Climate change threatens human health and well-being in many ways, including impacts from increased extreme weather events, wildfire, poor air quality and illnesses transmitted by food, water and disease carriers such as mosquitoes and ticks. This section explores some of these impacts and the associated data within ClimateData.ca relevant to human health.
Climate change may result in various emergency situations that can quickly intensify and have important repercussions for health. Overwhelming heat, extreme cold, poor air quality, storms and other natural catastrophes can cause an increase in the number of emergency hospital admissions, ambulance transports, hospitalisations and even deaths.
In Canada, essential infrastructure, such as food production facilities, water management, energy production, storm sewers, homes and hospitals, is often designed and constructed according to the meteorological conditions which existed before the advent of climate change. As such, their inability to cope with conditions outside of their design specifications can lead to risks to the health of the population.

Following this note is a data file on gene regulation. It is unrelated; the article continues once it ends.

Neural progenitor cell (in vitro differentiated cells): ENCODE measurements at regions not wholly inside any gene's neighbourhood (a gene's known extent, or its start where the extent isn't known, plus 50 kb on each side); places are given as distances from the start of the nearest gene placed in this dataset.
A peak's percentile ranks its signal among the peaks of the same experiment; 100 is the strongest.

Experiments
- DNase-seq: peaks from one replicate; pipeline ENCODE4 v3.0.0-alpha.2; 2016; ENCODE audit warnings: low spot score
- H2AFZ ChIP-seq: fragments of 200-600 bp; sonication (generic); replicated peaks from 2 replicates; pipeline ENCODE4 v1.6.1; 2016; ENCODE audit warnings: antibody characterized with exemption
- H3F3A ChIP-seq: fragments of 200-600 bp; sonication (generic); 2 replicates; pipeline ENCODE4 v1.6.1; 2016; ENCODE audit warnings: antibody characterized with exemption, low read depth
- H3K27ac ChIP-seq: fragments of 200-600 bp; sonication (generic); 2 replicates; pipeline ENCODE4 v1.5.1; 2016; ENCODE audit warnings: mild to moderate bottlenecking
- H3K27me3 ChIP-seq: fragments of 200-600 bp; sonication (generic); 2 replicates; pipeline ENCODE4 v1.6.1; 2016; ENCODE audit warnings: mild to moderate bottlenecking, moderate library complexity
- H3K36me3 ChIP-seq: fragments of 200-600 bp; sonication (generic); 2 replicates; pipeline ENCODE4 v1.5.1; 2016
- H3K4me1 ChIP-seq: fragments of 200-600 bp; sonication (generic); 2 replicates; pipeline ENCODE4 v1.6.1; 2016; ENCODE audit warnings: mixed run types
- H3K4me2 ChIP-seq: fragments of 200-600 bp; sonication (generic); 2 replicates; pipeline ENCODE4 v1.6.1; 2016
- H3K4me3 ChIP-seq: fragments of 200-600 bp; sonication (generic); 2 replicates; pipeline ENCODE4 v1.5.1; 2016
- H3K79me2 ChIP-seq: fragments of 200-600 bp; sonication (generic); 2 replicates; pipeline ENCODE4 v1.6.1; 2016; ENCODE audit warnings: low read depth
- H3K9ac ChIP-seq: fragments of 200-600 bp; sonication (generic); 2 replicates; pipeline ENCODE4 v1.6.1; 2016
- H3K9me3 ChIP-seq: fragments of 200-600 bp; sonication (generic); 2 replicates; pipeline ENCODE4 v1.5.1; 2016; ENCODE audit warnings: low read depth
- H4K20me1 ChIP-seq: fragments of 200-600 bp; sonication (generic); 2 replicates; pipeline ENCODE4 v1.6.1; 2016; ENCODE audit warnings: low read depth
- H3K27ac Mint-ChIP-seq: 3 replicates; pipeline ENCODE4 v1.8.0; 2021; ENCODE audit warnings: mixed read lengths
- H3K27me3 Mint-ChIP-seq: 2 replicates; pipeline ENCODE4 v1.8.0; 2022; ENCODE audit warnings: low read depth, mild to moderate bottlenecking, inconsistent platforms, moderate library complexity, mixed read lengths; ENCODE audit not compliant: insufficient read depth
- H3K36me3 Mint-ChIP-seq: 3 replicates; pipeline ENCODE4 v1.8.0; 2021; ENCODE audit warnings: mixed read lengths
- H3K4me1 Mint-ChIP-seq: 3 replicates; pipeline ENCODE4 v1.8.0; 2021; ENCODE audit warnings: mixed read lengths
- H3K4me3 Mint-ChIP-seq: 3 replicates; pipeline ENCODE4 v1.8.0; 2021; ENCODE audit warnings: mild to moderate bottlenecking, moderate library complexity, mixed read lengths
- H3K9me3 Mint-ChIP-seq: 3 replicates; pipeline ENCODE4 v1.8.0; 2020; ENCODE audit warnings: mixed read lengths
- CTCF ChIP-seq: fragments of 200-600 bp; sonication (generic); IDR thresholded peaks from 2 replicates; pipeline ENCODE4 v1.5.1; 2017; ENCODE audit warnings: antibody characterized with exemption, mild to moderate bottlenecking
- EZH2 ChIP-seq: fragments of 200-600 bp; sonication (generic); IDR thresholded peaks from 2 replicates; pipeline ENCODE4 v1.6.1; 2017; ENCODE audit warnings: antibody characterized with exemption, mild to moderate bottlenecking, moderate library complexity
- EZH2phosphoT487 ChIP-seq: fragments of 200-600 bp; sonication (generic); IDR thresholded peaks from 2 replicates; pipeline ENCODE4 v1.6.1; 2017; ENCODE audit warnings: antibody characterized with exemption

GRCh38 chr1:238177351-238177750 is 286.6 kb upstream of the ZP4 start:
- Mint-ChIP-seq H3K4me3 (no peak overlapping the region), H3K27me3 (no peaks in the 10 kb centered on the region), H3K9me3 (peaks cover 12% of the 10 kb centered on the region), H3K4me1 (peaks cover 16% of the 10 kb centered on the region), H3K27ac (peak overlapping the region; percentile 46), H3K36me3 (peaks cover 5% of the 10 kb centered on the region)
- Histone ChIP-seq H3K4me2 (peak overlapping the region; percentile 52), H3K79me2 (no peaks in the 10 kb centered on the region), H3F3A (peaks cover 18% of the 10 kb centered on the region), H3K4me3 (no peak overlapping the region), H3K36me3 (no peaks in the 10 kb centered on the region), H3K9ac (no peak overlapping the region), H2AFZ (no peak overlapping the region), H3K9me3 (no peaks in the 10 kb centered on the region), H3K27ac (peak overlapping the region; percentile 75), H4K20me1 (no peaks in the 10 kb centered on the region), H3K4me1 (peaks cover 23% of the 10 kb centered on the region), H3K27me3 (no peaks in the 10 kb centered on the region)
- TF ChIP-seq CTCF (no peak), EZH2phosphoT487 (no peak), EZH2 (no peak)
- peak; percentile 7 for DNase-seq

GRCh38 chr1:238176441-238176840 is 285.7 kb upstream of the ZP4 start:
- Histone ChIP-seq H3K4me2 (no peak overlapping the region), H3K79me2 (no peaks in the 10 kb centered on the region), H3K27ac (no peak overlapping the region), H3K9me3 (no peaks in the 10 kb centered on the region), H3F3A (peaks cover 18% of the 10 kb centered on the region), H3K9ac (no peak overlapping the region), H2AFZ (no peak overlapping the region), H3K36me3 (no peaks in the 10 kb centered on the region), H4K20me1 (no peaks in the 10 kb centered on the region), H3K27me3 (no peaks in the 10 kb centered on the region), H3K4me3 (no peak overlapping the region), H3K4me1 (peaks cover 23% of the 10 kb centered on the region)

During the initial development phase for ClimateData.ca, Ouranos coordinated efforts to consult users of the health sector. This included the preparation of a bilingual survey to identify the most important health impacts, and related climate indices, to be considered on the website and how climate information should be presented to be of most use to stakeholders in this sector.